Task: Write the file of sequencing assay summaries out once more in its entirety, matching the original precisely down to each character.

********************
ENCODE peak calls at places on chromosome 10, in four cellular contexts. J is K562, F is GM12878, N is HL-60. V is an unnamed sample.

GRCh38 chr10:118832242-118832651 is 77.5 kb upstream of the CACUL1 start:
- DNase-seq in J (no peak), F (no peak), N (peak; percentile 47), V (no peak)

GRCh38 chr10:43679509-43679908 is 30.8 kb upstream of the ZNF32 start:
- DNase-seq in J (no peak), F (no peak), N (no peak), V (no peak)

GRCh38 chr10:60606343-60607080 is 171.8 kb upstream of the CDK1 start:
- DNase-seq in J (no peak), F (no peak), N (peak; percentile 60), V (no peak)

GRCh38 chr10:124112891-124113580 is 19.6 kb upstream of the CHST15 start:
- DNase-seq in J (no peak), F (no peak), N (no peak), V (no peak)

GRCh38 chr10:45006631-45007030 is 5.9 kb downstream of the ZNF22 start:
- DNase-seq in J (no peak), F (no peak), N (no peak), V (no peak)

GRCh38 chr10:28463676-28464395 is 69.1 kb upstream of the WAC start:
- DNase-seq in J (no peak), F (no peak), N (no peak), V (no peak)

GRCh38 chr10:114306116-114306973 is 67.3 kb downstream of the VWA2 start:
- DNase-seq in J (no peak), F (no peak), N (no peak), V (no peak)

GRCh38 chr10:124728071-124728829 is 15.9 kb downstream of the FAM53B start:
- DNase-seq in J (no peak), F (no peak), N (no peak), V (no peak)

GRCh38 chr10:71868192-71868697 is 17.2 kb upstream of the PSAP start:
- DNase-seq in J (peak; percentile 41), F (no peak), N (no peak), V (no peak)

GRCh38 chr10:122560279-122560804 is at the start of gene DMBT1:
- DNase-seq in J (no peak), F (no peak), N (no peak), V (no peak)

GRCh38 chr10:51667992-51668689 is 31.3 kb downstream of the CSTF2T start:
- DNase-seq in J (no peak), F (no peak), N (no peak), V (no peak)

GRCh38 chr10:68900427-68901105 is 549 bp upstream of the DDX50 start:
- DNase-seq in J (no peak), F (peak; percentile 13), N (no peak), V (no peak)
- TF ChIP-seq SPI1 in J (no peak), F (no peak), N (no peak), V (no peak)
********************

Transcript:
ENCODE peak calls at places on chromosome 10, in four cellular contexts. J is K562, F is GM12878, N is HL-60. V is an unnamed sample.

GRCh38 chr10:118832242-118832651 is 77.5 kb upstream of the CACUL1 start:
- DNase-seq in J (no peak), F (no peak), N (peak; percentile 47), V (no peak)

GRCh38 chr10:43679509-43679908 is 30.8 kb upstream of the ZNF32 start:
- DNase-seq in J (no peak), F (no peak), N (no peak), V (no peak)

GRCh38 chr10:60606343-60607080 is 171.8 kb upstream of the CDK1 start:
- DNase-seq in J (no peak), F (no peak), N (peak; percentile 60), V (no peak)

GRCh38 chr10:124112891-124113580 is 19.6 kb upstream of the CHST15 start:
- DNase-seq in J (no peak), F (no peak), N (no peak), V (no peak)

GRCh38 chr10:45006631-45007030 is 5.9 kb downstream of the ZNF22 start:
- DNase-seq in J (no peak), F (no peak), N (no peak), V (no peak)

GRCh38 chr10:28463676-28464395 is 69.1 kb upstream of the WAC start:
- DNase-seq in J (no peak), F (no peak), N (no peak), V (no peak)

GRCh38 chr10:114306116-114306973 is 67.3 kb downstream of the VWA2 start:
- DNase-seq in J (no peak), F (no peak), N (no peak), V (no peak)

GRCh38 chr10:124728071-124728829 is 15.9 kb downstream of the FAM53B start:
- DNase-seq in J (no peak), F (no peak), N (no peak), V (no peak)

GRCh38 chr10:71868192-71868697 is 17.2 kb upstream of the PSAP start:
- DNase-seq in J (peak; percentile 41), F (no peak), N (no peak), V (no peak)

GRCh38 chr10:122560279-122560804 is at the start of gene DMBT1:
- DNase-seq in J (no peak), F (no peak), N (no peak), V (no peak)

GRCh38 chr10:51667992-51668689 is 31.3 kb downstream of the CSTF2T start:
- DNase-seq in J (no peak), F (no peak), N (no peak), V (no peak)

GRCh38 chr10:68900427-68901105 is 549 bp upstream of the DDX50 start:
- DNase-seq in J (no peak), F (peak; percentile 13), N (no peak), V (no peak)
- TF ChIP-seq SPI1 in J (no peak), F (no peak), N (no peak), V (no peak)